CNN ran a Special Investigative Report on Madoff Secrets on the weekend of January 10/11 but failed to dig into the information technology (IT) part of the story. Admittedly, IT is boring but the scheme that Madoff admits to could not have been pulled off without major IT support from people working for Madoff or for a service-bureau that supported him. Some IT guys had to know.
Massachusetts Secretary of State Galvin, a PR-happy pol, is reportedly wading in with his own subpoena however, into a morass you would think a securities regulator would fear to tread. You would think, that if the SEC should have protected all investors, Galvin should have protected Massachusetts investors. But he doesn't seem to see it that way. Especially when there is a headline to be had.
In reality all Galvin can do is some weak-kneed administrative stuff (just like the SEC) but as a result he might be stumbling on the answers to the questions CNN did not ask.
Who wrote the programs that made up the fake trades? Who wrote the program that spit out the bogus statements? Who entered the data that must have changed every month? And on and on?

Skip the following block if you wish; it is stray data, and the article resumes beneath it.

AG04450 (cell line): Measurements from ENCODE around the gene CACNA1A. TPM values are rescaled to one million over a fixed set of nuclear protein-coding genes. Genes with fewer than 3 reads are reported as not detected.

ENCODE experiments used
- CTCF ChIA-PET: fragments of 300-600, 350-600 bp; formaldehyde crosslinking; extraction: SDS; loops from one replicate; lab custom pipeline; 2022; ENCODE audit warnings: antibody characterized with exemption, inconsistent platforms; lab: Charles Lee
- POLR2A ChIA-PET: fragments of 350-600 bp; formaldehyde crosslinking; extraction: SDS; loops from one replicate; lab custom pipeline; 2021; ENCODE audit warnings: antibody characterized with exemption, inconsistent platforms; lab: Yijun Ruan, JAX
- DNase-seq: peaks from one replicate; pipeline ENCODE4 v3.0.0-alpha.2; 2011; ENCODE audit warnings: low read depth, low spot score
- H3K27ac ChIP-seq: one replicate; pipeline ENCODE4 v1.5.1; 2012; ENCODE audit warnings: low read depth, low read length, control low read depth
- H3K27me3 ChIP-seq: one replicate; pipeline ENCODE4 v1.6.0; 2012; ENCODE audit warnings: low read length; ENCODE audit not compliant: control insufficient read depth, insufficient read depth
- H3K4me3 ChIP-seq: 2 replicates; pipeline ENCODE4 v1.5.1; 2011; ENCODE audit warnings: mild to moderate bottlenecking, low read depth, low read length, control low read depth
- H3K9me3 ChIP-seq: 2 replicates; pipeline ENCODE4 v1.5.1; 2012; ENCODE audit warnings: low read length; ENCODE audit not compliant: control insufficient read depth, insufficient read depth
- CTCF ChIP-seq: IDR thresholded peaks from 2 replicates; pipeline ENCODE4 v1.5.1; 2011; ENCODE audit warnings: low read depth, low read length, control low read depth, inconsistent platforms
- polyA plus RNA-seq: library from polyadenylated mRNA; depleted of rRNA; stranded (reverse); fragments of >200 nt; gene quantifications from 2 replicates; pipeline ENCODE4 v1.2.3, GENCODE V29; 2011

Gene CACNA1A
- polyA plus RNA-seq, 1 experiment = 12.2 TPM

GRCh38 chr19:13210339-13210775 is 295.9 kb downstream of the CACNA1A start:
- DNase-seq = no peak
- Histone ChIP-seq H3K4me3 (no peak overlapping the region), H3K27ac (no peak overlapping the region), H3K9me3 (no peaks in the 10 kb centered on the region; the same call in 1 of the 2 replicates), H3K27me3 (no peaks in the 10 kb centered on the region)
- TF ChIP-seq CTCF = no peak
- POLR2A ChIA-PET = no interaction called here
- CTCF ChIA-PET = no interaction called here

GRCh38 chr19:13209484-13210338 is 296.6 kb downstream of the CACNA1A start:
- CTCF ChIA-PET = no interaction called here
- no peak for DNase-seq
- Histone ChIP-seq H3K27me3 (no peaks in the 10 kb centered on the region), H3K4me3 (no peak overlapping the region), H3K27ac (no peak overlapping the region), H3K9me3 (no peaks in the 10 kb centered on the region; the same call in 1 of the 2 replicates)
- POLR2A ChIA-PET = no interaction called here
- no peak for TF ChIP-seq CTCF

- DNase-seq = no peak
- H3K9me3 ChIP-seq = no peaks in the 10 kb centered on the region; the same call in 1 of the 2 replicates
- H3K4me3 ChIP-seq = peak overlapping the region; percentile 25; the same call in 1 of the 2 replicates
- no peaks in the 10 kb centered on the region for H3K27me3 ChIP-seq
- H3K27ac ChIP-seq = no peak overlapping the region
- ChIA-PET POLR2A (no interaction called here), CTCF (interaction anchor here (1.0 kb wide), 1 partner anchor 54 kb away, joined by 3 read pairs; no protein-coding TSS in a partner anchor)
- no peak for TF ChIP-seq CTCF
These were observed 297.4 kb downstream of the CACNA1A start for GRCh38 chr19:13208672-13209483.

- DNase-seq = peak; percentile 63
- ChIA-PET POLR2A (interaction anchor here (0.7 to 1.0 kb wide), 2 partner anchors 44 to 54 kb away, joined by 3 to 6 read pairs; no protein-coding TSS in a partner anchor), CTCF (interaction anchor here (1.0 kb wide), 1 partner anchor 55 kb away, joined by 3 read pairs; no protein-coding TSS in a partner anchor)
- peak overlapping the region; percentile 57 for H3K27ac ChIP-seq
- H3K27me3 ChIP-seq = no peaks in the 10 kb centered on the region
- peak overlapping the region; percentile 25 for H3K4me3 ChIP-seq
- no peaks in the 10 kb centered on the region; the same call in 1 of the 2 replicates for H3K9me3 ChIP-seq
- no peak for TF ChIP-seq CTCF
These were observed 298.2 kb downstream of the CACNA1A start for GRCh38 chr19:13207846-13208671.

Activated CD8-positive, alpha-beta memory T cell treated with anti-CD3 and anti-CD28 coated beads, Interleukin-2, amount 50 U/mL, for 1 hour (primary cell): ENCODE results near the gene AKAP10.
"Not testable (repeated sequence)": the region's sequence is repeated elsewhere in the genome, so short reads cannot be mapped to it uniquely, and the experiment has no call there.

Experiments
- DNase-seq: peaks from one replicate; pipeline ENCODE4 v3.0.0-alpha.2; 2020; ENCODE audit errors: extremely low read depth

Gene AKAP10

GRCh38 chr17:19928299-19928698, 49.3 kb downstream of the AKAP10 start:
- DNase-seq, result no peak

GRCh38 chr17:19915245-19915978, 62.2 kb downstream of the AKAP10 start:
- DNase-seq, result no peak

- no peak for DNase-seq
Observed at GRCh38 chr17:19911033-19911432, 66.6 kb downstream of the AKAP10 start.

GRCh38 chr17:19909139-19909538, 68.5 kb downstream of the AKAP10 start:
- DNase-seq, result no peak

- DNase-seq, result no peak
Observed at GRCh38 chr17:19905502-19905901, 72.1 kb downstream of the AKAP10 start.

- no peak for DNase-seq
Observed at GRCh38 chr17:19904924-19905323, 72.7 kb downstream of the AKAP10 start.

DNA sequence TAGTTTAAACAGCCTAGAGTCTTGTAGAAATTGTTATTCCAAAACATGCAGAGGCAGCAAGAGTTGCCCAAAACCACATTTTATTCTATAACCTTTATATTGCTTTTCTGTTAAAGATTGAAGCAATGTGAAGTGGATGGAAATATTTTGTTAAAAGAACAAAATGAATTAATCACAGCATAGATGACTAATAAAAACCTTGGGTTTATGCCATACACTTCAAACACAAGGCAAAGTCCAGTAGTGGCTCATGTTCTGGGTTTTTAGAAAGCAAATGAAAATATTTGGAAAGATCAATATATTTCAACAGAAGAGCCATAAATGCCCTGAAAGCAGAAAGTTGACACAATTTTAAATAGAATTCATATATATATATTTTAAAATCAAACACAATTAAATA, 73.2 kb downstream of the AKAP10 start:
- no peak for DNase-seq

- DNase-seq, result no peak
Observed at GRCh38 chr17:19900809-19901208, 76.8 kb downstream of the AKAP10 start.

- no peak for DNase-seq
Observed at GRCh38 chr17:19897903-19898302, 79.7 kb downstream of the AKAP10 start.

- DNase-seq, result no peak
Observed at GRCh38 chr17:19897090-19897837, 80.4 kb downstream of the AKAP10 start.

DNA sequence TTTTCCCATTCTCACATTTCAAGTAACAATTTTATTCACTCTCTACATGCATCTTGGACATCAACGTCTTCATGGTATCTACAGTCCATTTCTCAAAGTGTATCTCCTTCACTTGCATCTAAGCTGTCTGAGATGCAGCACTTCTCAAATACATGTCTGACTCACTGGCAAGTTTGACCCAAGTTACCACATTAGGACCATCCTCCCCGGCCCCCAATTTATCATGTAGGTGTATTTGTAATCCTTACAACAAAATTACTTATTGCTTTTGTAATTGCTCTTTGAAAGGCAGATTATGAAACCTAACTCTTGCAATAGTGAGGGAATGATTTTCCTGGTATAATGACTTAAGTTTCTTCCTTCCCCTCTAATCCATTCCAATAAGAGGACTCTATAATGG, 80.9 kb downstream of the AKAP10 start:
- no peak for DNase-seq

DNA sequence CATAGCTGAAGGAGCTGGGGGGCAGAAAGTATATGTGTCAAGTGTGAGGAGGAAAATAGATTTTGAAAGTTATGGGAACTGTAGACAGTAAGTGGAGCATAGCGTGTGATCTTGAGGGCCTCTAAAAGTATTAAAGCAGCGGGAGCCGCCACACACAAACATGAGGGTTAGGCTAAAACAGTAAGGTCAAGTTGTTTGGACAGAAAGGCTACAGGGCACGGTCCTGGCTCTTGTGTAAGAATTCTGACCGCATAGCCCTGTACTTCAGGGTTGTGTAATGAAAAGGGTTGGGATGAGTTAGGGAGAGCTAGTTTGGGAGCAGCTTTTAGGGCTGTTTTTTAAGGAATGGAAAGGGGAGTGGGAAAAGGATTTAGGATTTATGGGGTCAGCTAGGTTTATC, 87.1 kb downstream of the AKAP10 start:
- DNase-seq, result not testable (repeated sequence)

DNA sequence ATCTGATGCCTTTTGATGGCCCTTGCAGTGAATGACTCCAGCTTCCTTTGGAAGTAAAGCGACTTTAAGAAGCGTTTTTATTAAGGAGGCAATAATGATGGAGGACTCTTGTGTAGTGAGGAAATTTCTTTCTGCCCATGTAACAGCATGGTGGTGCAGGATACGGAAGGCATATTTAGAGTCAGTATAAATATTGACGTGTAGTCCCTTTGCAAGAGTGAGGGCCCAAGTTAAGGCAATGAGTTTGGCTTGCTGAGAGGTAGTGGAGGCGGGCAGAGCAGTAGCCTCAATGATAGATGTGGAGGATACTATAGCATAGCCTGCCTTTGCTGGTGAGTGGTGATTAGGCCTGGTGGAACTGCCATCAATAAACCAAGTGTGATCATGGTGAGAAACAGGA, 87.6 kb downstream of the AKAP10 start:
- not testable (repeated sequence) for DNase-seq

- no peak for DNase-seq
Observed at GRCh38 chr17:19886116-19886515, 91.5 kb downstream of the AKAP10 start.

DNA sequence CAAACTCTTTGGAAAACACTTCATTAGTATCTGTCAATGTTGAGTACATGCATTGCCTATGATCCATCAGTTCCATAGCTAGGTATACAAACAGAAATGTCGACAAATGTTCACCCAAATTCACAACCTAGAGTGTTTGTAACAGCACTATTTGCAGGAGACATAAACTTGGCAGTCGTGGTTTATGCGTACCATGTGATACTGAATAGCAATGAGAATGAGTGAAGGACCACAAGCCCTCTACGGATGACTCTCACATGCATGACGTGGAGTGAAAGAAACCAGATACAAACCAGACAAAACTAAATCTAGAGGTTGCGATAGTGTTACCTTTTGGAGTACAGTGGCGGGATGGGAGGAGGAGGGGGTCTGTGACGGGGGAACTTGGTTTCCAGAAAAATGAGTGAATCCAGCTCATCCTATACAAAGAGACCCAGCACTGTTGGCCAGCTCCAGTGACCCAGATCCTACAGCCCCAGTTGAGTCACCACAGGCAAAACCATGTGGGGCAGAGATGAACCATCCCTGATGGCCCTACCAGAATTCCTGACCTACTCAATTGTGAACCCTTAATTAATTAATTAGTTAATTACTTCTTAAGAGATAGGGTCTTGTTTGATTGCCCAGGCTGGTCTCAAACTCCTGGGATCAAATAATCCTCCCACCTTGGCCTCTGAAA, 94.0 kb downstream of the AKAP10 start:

Who wrote the programs that made up the fake trades?
Who wrote the program that spit out the bogus statements?
Who entered the data that must have changed every month?
And on and on?
I am sure Galvin is more interested in the sales vs. service side of the equation; there is a lot of publicity up here about the Palm Beach Country Club guys with the MG. But while he's there, hopefully he'll ask the important questions that CNN failed to investigate.
-- Dennis Byron
(As an aside, as for the victims the TV people keep dragging up, I feel sorry for the millionaire widows and orphans interviewed but it is not correct to blame "the U.S. system." The entire U.S. financial system pushes people not to invest in one basket. Examples include FDIC insurance encouraging people to put savings in multiple banks, SIPC rules to use multiple brokers, and ESOP rules that encourage those over 50 (or maybe 55?) to diversify out of their employers' fund. I don't need Massachusettspols to tell me that. But that's not really the point of this blog.)
-- Dennis Byron